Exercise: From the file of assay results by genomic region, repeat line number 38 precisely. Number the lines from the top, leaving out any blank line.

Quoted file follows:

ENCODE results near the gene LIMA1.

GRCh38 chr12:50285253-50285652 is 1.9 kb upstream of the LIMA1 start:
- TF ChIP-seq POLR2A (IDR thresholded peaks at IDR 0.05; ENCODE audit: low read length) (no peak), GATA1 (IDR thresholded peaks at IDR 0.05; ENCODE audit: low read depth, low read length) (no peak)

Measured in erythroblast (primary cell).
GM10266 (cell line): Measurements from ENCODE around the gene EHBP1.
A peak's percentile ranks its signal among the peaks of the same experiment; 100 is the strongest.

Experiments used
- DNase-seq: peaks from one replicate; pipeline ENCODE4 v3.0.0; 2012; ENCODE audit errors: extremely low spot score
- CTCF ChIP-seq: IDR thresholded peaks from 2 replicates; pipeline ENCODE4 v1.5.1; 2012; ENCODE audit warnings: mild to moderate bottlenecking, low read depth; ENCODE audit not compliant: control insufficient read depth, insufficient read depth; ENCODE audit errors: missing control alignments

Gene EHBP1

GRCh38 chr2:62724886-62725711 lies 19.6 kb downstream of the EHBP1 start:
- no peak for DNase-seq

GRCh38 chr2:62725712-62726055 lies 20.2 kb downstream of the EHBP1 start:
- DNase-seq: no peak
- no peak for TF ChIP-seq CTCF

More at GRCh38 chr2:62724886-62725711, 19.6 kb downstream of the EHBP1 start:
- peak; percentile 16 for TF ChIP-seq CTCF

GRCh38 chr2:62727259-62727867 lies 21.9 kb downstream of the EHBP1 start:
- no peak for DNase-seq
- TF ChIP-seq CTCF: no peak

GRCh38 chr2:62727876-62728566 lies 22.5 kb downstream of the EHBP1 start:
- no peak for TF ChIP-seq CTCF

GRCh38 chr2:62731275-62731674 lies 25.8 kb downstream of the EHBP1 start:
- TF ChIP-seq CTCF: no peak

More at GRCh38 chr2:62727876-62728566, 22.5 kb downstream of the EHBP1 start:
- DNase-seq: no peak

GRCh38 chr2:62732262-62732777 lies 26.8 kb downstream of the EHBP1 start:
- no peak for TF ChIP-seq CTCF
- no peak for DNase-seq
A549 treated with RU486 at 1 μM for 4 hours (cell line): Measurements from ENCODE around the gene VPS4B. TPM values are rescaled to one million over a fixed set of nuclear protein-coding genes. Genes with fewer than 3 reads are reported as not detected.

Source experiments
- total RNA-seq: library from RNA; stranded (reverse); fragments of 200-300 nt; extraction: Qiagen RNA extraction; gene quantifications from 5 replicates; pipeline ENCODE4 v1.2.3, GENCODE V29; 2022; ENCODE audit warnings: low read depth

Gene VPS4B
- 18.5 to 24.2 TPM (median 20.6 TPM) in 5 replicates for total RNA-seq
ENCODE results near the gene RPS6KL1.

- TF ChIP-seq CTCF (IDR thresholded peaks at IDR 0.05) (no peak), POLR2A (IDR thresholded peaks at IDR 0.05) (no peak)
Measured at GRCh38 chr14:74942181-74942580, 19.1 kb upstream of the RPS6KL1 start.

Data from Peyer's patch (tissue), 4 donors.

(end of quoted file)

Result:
Data from Peyer's patch (tissue), 4 donors.